News & Commentary

July 30, 2020

Minnie Che

Minnie Che is a student at Harvard Law School.

On July 24, the Pennsylvania Supreme Court held that an unemployed worker who had qualified for unemployment benefits could not be disqualified based on classification as “self-employed” when he then started driving for Uber. The worker in this case, Donald Lowman Jr., obtained compensation benefits after he lost his job in the behavior health field. He began driving for Uber, which argued that Lowman’s work for them qualified as self-employment in his independently established business. The consequences of this classification meant that Lowman would be disqualified from partial benefits granted for individuals who pick up part-time work, which would have a detrimental effect not only on him, but also other gig workers in a similar position. While Uber argued that Lowman was a “partner” of the company and that his work constituted his own business, the Supreme Court rejected that argument and affirmed the Commonwealth Court’s finding that Lowman’s work was controlled by and dependent on Uber. Factors of control included GPS tracking, monitoring of work, and pay structure. The ruling is a great victory for gig workers and opens the door for other drivers to obtain unemployment benefits once they stop driving for Uber. 

On Monday evening, Senate Majority Leader Mitch McConnell released the HEALS act, which reduced unemployment assistance for over 30 million unemployed Americans in addition to allowing for the expiration of eviction stays and lowering safety and health protections for workers. The proposal is the Republicans’ Covid-19 relief package. Worker safety is an important issue during the pandemic that seems to have fallen to the wayside by some companies. Just one in ten employees at Walmart report having masks required at work and available in stores. At Amazon warehouses, workers report that the company refuses to clean freezer suits between uses and that harsh quotas prevent proper social distancing. Airlines are similarly rebooking full seats on planes without regard for social distancing. McConnell’s proposal creates a “safe harbor” for companies as long as they “make reasonable efforts” to comply with safety regulations, but this may bar Covid-19 related claims but for intentional misconduct and gross negligence. Read more about the potential consequences of the proposal here.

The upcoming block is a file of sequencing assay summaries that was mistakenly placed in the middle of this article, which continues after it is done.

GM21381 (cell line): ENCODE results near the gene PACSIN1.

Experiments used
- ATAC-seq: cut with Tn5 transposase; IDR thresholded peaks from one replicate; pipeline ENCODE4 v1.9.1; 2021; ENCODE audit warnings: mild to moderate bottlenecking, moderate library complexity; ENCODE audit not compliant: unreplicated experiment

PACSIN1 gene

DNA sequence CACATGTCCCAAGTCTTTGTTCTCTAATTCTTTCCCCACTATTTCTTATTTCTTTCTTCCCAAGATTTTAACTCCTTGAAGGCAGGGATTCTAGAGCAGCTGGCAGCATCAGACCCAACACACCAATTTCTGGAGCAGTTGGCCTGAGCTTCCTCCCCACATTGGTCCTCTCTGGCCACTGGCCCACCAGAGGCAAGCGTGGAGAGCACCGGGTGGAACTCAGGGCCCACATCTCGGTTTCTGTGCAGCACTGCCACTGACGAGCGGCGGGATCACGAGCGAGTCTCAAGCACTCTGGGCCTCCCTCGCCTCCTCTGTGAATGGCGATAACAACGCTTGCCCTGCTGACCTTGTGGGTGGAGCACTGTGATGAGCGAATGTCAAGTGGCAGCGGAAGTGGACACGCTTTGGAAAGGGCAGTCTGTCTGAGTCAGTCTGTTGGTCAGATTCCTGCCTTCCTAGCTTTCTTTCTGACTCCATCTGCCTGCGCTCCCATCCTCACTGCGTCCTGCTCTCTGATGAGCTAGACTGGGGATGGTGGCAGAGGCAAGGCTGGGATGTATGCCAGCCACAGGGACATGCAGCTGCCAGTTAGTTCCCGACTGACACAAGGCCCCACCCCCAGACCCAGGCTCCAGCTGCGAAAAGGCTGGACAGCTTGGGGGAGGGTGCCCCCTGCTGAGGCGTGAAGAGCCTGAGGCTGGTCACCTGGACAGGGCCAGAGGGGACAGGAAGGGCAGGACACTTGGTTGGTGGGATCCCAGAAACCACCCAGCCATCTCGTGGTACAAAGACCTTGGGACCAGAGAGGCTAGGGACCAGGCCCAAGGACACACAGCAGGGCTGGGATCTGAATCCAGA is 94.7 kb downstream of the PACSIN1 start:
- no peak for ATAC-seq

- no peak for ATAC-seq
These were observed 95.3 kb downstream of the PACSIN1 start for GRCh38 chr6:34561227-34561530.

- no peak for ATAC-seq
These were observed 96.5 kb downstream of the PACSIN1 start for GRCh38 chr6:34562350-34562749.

new study on hiring in Seattle’s fine dining restaurants revealed discrimination in hiring practices based on race. The study, conducted by Researchers with the Restaurant Opportunities Centers United (ROC) and the Seattle Office for Civil Rights, paired white and Black fake applicants to interview for positions in more than 100 fine dining restaurants in Seattle. The pairs of applicants had matching job qualifications, only differing in race. Anecdotes that came from the study included a manager of one restaurant telling a Black female applicant that they were not hiring, while asking a white female applicant to start immediately. Additionally, “front of the house” and “back of the house” jobs were highly segregated by race and ethnicity. Restaurant workers of color also described discrimination in interactions with managers, customers and coworkers. Harvard University sociologist, David Pedulla, studied race discrimination in hiring and found that Black job applicants with no gaps in employment history received similar callback rates as white applicants who had been unemployed for a year. These hiring disparities illustrate the implicit and explicit biases inherent in the workplace. 

Australia’s employment rate has seen a 1.1% dip between mid-June and mid-July due to a fresh wave of Covid-19 infections. According to the Australian Bureau of Statistics, payroll jobs decreased by 2.2% in Victoria alone. A record 532 new cases of Covid-19 were reported on Monday, with another 384 new cases reported on Tuesday. Economist Su-lin Ong predicted another 50,000 jobs lost in the upcoming months. Before this new wave, Australia’s economy was on a steady growth as the businesses began to reopen. The unemployment rate was at a steady 5.2%, but jumped up to 7.4% in June. In response, the Reserve Bank of Australia has slashed its cash rate to a record low 0.25% and launched a bond buying program, pledging to keep interest rates low until employment and inflation goals are reached. This development may be foreshadowing for the US economy as states reclose amidst new rates of infection and fears of a second wave.

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